Thoughts on Certifications

Should you stack up certifications, or should you learn something new? To put the question a different way: should Ethan get his CCDE? This week a couple of posts filtered through to my RSS feed that seem worth responding to on the certification front. Let’s begin with the second question first. This week, Ethan posted:

I’ve already achieved what I personally wanted to with the CCIE program. There is no doubt the certification changed my life, but I’m heading places now that the CCIE can’t take me. The CCDE program is still interesting to me, but I find the focus on service provider and very large enterprise technologies a disadvantage for me. Lots of work to get through the study, and I lack sufficient motivation to make a go of it right now. I still believe it’s a great program. Maybe I’ll get back to it someday.

I think the first part of Ethan’s argument is valid and correct: there comes a point you’ve wrung the value out of a certification (or certification path), and it’s time to move on. But how can you judge when that time has come? My thinking is based around this chart, taken from one of the first posts on this blog:


The point is to intentionally target the middle curve for where you want to be. To quote the second article that caught my interest this week:

While lifelong learning is valuable and admirable, there needs to be a strategy to the process. It’s easy for specialization activities to conflict with career goals. via network world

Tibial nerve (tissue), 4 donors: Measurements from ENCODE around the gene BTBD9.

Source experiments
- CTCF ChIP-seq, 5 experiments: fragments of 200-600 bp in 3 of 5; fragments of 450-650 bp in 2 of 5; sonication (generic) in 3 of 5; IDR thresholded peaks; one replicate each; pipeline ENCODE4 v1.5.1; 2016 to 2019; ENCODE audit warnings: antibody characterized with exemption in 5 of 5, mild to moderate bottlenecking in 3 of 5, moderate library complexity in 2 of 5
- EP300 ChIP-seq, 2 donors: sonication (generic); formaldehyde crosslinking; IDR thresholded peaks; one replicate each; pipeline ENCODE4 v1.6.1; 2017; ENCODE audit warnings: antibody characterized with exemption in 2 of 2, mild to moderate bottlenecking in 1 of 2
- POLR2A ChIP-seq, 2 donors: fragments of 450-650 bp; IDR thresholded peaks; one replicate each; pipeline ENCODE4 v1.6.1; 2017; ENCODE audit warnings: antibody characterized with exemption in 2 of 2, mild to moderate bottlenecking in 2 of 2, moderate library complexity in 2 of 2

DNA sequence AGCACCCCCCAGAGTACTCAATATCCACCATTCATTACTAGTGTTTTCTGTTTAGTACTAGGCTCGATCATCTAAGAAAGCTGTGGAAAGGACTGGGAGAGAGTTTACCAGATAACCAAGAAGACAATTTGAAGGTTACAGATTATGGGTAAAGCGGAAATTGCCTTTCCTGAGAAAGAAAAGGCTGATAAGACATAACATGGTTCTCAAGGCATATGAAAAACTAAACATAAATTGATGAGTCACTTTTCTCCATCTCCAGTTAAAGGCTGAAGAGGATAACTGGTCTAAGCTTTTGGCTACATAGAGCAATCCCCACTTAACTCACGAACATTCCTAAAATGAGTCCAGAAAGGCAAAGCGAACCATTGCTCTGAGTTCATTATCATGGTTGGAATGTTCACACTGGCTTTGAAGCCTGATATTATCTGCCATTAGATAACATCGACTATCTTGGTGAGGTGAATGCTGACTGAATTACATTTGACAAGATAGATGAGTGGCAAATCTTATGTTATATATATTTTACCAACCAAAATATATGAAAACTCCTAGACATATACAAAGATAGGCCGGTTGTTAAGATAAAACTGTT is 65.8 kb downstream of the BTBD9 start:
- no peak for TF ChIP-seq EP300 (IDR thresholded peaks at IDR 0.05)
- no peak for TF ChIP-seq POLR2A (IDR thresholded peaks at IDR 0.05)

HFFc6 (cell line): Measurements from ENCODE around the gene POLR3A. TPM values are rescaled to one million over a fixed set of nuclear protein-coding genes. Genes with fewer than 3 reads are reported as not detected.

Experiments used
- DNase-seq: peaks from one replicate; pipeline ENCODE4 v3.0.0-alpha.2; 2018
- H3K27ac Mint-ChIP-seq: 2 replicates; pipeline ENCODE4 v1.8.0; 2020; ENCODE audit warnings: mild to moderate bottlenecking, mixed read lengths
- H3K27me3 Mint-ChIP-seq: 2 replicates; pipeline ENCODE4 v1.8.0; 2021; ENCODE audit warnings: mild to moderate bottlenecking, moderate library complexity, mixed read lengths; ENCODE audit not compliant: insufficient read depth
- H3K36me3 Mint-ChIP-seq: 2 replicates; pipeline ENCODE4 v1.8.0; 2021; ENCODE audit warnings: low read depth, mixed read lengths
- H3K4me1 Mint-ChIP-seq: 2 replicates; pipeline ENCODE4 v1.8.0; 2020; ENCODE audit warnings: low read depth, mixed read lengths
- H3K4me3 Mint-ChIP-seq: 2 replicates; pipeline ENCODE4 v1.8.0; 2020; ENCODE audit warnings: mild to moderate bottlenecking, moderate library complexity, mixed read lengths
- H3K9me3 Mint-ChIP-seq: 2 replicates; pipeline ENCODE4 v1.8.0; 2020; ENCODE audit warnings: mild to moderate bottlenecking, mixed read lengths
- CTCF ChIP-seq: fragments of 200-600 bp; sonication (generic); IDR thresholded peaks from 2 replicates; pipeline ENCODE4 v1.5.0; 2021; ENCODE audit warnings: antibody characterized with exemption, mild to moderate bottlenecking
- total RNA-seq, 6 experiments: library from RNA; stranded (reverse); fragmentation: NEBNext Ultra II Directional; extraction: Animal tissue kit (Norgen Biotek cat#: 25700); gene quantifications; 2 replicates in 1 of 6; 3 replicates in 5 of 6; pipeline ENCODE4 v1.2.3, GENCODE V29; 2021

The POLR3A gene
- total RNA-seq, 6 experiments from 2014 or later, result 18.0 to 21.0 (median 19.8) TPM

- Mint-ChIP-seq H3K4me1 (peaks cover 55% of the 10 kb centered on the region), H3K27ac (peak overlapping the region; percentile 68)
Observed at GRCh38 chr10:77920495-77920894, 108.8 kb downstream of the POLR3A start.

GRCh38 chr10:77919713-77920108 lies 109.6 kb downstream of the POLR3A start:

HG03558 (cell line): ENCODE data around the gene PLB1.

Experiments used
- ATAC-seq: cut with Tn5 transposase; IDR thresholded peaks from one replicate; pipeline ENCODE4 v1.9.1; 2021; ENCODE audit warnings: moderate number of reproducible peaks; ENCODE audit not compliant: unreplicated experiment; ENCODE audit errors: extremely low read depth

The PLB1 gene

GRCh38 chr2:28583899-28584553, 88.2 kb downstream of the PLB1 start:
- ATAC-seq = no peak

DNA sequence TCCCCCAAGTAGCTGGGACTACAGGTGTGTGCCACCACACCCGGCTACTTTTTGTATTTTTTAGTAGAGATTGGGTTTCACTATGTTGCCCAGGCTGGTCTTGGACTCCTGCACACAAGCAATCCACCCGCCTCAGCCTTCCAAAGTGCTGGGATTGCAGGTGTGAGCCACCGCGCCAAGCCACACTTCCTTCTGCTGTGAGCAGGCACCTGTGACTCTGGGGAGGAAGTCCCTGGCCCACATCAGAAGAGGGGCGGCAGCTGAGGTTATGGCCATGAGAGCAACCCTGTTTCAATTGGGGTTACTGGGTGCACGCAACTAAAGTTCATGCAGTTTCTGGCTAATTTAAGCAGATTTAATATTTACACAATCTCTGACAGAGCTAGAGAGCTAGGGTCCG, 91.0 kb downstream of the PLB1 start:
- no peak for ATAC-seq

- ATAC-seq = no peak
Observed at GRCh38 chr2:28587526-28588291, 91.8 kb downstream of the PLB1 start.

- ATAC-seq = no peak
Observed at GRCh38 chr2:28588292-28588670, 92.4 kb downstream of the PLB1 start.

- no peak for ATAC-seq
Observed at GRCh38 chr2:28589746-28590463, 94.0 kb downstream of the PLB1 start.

In other words, you need to know where you’re going and what sort of knowledge you need to get there. For me, right now, that means a PhD in Philosophy — learning isn’t just a hobby, it’s a path to something else. Whether I eventually go into teaching part time, or if I just learn more about worldview, culture, life, research, and writing in ways that help me as an engineer, then this is what I need to learn now. I’d like to develop, for instance, a certificate program in ethics in the engineering world that runs deeper than a few rules of thumb and some platitudes, or understand the intersection of Baconian Progressivism and technology in a way few people do (my proposed thesis, in fact, is in the area of privacy).

It’s the second part of Ethan’s case I tend to take issue with — the impression that the CCDE is a “service provider” or “large scale enterprise” test, and the implication the test covers skills that aren’t going to be useful in the “average network.” I just don’t believe in the “large scale versus small scale” divide any longer, nor in the “service provider versus enterprise” divide. Networks are networks; interesting problems are interesting problems.